(i.e., remediation strategies) for a given case, by applying
is being used, since CBR is a lazy learning paradigm
all of them in sequence, until the service is restored (and all
which automatically collects new knowledge in an im-
the remaining unapplied solutions can then be discarded).
plicit form;
This policy also fits the not infrequent situation in which
2. if a reasonable amount of explicit knowledge is available
the query case is a combination of two or more past ones
in the beginning, it might be somehow integrated with the
(i.e., two different service failures have taken place simulta-
CBR system (especially in the revision phase), in order
neously, or the same service failure has been caused by two
to improve the remediation strategies definition (see also
faults, whose symptoms are described as feature values).
Sect. 5).
The order in which solutions should be applied, and the
possible need to “undo” the effect of an already tested repair As far as more and more cases are stored in the case
plan before applying another, are application-dependent as- base, it may be needed to properly summarize the collected
pects, that should be provided as an initial guideline by the cases, to control the case base growth. In particular, we have
human experts. As a default, we simply order the retrieved adopted a strategy that derives suitable “prototypes” (see for
cases on the basis of their distance from the input case, and instance [24, 25]), able to summarize the information carried
we reuse up to all the solutions, without revising them. Ac- by the ground cases they represent, that are stored in place
tually, the application of one solution after the other (with no of the cases themselves.
“undo” mechanisms) can be seen as a very simple revision Prototypes are a generalization from single to clustered
strategy, which is indeed suitable for applications which fit typical cases. The main purposes of such a generalization
Assumption 1 in Sect. 3.1, i.e., for which no side-effect is knowledge are to:
foreseen after the implementation of a non-working solu-
• structure the case base;
tion. How to deal with situations in which such hypothesis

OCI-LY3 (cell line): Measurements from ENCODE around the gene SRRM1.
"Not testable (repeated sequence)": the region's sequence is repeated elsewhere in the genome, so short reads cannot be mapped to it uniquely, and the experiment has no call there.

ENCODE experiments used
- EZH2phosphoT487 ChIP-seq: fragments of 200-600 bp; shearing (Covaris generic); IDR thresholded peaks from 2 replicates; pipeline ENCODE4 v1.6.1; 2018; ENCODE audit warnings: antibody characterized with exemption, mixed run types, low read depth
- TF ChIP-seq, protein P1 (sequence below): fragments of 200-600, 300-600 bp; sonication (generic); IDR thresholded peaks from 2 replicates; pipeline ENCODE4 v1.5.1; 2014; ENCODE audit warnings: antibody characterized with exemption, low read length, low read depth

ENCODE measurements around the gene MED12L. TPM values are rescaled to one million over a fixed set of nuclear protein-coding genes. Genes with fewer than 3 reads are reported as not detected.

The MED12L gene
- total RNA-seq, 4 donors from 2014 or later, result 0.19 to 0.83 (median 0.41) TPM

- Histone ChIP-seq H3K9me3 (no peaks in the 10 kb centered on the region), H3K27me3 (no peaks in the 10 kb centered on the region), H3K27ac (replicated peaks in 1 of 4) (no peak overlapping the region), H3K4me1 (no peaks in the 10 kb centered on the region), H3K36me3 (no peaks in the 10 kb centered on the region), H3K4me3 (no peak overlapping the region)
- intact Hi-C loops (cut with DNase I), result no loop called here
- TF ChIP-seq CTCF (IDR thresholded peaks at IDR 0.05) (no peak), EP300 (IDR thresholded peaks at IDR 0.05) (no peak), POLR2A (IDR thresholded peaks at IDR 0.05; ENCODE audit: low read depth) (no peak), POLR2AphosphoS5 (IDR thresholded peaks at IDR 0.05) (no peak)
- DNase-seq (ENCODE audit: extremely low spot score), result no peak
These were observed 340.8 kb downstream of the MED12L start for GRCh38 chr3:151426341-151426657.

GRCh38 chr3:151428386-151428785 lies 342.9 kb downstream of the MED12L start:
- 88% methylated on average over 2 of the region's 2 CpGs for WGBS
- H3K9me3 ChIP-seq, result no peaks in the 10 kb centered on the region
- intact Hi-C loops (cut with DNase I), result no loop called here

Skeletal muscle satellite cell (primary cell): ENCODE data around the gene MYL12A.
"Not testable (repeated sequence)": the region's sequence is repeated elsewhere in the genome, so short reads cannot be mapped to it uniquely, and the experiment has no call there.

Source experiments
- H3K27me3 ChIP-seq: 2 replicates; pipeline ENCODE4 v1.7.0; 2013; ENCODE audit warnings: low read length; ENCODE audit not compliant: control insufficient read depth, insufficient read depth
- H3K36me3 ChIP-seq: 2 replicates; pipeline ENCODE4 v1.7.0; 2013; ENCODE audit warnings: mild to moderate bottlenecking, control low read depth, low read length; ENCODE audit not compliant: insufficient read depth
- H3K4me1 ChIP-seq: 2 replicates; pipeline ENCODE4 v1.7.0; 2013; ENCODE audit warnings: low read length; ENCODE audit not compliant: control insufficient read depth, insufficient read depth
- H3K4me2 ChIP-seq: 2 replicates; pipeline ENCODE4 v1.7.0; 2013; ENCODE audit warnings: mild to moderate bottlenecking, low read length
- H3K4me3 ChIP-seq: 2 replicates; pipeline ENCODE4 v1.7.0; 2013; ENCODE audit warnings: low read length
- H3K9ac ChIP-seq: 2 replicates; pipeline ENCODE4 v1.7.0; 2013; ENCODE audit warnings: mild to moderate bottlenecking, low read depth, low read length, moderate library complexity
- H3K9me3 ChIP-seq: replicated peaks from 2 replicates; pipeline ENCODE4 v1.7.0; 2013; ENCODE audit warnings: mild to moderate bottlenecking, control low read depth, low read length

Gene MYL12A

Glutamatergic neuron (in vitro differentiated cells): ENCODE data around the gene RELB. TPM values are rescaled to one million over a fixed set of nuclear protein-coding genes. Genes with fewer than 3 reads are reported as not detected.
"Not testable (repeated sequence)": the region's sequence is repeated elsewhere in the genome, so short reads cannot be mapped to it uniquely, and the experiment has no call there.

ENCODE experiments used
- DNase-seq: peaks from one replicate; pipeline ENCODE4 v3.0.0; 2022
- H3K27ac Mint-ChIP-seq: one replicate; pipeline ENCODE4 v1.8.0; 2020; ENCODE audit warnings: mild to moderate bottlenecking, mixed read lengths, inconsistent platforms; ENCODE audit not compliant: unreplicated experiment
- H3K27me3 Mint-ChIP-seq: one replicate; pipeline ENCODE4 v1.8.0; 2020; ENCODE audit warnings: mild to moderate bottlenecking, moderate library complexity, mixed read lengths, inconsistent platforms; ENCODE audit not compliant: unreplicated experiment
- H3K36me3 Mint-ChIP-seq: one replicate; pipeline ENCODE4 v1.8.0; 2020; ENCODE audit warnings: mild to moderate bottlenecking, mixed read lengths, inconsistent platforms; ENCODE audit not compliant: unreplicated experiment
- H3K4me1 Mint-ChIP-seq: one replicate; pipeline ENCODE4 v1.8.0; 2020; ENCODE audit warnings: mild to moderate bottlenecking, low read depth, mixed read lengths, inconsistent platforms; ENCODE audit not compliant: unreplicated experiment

• decrease the storage amount by erasing redundant cases;
does not hold will be object of our future investigation.
• guide and speed-up the retrieval process.
On the other hand, if a certain case admits multiple solu-
tions (see Assumption 3 in Sect. 3.1) for the service failure In particular, the periodic reorganization of the case base
it embeds, then this adaptation strategy allows one to solve to learn or update the prototype definitions, by taking into
the problem by means of the first (i.e., less distant case’s) account the new acquired cases, automatically allows one to
pertinent retrieved solution, among the existing alternative delete the redundant or useless ground cases. An evaluation
ones. of each newly acquired case is therefore not needed with this
Finally, observe that, if the system cannot retrieve any strategy.
useful solution from its case base, the situation is handled by Moreover, as observed in the Introduction, in domains
asking a direct intervention by human experts (see however with rather weak domain theories (like the SDS one), CBR
the discussion in Sect. 3.2.3), a possibility we are allowed to can provide an easy way of acquiring knowledge. Any-
take because we have not fixed a time deadline to repair the way, gathering new cases may implicitly improve the sys-
service failure (see Assumption 2 in Sect. 3.1). tem competence, but does not elicit the intrinsic knowledge
of the stored cases. To learn the structured knowledge con-
3.2.3 Retain and case-based learning tained in cases, a generalization step is required. At least in
domains where experts use to reason by exploiting prototyp-
In order to behave as a system really able to self-heal, our ical and exceptional cases, the creation of prototypes seems
infrastructure must be able to work as much as possible in to be an adequate learning technique. In these domains, pro-
an autonomous way, i.e., without human intervention. How- totypes can be seen as a form of knowledge that fills the gap
ever, this can happen only if a case base containing enough between specific cases and general rules.
instances of solved cases is available, but in general this does To some extend, it is thus possible that generalized (i.e.,
not hold true when the system is initially put into operation. structured) knowledge about the system is learnt from the
We therefore envision a bootstrap phase, enabling the col- case base: in the applications where this goal is reached, it
lection of the initial cases, during which the problem solu- will be obviously possible to take advantage of the newly
tion is provided by humans. elicited knowledge (e.g., in the form of prototypes) through
Achieving self-healing in service delivery software systems by means of case-based reasoning 145

other reasoning techniques (e.g., rule-based reasoning or


model-based reasoning), or to move in the direction of defin-
ing a multi-modal reasoning system, in which CBR will be
just one of the methodologies relied upon (see also Sect. 5).
Finally, prototypes can at least partly help to solve the
adaptation problem. The idea to cope with the adaptation
task by generalizing, works for diagnostic tasks where ab-
stracted typical cases represent diagnoses, and additional
specific features of former single cases can be neglected.
On such generalized cases the definition of an adaptation
strategy becomes easier, since the specific details of ground
cases leave space to a more general kind of knowledge. If a
hierarchy of abstracted cases exists, adaptation can be seen
as a top down search to find the most specific case that fits
for the current problem. We will investigate this strategy in
a deeper fashion in the future.
How prototypes can be extracted in a concrete situation